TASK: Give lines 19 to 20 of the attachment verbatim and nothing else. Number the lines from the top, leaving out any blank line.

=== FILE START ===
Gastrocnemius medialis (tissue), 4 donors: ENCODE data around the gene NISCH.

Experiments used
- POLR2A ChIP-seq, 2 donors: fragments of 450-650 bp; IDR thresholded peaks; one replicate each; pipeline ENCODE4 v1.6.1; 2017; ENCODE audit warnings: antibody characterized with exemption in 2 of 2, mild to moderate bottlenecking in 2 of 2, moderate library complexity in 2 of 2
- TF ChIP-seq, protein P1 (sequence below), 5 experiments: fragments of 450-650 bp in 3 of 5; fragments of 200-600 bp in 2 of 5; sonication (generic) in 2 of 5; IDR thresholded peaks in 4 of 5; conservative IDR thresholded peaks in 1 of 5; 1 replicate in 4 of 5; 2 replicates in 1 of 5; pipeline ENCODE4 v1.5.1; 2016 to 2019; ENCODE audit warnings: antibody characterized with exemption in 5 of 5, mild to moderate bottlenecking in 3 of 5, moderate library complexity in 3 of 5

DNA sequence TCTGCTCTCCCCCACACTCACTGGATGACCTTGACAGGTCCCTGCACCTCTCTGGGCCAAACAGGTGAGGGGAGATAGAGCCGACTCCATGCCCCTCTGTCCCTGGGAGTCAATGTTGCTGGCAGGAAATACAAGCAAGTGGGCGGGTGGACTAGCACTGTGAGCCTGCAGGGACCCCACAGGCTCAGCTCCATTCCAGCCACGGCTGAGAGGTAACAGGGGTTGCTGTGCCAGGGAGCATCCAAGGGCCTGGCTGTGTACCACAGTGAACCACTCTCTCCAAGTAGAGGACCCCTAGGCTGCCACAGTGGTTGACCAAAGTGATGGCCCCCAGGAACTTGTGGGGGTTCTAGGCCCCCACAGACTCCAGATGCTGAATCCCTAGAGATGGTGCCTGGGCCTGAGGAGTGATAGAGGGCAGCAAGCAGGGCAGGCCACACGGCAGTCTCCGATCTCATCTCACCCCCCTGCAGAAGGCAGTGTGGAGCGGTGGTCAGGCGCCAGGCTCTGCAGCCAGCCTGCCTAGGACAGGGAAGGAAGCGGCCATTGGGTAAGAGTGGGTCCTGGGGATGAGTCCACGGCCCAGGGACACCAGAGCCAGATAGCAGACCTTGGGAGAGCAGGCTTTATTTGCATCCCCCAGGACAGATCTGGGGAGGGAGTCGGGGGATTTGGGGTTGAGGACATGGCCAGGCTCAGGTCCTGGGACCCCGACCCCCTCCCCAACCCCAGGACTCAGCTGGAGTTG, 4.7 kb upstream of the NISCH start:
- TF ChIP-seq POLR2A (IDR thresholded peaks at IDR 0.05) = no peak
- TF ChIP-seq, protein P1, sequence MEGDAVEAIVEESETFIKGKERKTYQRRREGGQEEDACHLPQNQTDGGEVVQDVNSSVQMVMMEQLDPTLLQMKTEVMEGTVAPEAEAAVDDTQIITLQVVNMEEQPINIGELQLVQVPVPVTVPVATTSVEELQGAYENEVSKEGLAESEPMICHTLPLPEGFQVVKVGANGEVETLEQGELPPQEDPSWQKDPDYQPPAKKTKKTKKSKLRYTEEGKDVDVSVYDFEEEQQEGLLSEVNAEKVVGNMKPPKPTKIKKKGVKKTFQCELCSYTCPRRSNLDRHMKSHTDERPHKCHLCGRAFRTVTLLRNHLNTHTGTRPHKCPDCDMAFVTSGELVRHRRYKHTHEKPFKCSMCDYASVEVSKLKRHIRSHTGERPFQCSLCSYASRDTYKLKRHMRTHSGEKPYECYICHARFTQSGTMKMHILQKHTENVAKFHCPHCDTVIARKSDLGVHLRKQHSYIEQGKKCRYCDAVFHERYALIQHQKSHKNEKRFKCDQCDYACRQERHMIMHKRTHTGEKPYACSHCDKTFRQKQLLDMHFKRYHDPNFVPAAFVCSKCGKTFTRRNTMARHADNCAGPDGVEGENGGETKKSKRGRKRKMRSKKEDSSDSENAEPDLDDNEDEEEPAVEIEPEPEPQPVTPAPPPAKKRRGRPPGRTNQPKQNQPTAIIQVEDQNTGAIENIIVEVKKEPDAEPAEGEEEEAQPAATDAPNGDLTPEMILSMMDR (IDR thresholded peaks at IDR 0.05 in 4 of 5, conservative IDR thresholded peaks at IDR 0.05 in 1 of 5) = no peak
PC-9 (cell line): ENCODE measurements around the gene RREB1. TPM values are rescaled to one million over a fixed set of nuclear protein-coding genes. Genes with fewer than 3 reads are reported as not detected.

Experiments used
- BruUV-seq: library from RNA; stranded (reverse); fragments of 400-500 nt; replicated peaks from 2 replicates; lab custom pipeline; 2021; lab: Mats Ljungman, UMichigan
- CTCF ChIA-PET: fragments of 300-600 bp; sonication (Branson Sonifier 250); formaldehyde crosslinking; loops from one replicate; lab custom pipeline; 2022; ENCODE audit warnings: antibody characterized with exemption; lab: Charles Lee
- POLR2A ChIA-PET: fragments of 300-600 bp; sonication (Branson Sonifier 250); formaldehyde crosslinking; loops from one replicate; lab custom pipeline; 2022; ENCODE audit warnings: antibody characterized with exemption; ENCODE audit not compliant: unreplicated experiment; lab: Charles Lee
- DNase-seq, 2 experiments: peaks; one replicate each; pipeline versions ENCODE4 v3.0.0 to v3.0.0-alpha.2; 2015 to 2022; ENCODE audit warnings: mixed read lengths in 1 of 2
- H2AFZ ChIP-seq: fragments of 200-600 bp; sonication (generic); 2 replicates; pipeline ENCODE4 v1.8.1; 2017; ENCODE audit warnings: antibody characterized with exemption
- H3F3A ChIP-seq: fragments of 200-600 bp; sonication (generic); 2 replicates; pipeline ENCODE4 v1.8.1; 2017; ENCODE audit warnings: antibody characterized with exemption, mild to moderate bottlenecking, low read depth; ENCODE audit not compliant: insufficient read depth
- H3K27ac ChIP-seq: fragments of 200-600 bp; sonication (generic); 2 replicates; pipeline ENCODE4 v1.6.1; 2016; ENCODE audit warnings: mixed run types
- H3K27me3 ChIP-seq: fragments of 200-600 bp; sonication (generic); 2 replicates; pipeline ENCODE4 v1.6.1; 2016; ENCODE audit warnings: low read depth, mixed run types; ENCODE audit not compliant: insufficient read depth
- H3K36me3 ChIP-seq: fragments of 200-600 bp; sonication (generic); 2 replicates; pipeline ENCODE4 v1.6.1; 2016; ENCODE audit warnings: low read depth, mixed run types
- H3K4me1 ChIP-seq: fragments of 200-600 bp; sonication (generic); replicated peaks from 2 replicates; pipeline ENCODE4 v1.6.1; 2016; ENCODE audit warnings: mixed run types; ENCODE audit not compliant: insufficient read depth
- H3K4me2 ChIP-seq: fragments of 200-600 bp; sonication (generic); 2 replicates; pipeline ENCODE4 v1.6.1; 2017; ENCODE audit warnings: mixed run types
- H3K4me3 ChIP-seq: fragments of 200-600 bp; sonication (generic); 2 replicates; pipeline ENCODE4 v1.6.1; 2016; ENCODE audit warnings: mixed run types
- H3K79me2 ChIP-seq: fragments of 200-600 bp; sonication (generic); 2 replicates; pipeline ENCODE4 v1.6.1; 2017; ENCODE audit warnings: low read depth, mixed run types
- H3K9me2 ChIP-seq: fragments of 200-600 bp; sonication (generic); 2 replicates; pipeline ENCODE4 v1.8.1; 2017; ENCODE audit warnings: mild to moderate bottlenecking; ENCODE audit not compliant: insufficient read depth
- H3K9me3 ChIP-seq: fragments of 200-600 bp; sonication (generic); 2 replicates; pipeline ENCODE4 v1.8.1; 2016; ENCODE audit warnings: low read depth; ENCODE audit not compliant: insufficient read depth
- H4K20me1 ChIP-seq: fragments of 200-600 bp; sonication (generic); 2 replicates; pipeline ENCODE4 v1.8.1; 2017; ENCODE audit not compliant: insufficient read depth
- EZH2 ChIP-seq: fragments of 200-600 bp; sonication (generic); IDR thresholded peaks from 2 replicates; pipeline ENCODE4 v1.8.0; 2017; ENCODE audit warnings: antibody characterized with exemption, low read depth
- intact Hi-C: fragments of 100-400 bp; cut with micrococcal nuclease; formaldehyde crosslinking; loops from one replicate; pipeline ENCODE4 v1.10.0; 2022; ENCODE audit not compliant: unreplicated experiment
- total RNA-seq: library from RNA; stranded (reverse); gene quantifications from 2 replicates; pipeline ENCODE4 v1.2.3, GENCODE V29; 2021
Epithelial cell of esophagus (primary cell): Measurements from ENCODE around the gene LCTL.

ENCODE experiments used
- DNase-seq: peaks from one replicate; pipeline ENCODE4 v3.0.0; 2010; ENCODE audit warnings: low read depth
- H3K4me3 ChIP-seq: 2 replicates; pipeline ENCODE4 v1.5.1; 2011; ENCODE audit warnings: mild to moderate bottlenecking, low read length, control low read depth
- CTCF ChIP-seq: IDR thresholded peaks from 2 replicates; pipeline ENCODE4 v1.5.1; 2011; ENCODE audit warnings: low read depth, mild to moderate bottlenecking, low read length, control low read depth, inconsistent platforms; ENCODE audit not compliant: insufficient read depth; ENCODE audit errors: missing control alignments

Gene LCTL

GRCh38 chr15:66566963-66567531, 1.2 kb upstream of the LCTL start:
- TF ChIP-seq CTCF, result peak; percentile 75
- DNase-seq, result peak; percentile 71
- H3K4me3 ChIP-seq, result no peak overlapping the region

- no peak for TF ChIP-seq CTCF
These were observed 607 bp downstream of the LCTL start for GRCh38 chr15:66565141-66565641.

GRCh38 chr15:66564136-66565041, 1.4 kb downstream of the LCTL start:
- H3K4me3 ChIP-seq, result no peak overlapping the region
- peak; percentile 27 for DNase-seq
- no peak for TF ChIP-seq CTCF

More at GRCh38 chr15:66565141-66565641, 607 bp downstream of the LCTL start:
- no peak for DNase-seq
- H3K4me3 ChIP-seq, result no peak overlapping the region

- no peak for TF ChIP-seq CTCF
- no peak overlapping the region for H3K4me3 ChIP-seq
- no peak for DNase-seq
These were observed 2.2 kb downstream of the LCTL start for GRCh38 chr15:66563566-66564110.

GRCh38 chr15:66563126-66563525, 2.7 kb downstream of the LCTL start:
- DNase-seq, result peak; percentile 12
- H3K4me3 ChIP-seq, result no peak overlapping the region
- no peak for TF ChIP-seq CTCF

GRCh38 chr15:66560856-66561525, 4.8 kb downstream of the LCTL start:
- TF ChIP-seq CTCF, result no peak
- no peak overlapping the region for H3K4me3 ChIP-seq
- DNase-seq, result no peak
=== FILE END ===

- H3K4me1 ChIP-seq: fragments of 200-600 bp; sonication (generic); replicated peaks from 2 replicates; pipeline ENCODE4 v1.6.1; 2016; ENCODE audit warnings: mixed run types; ENCODE audit not compliant: insufficient read depth
- H3K4me2 ChIP-seq: fragments of 200-600 bp; sonication (generic); 2 replicates; pipeline ENCODE4 v1.6.1; 2017; ENCODE audit warnings: mixed run types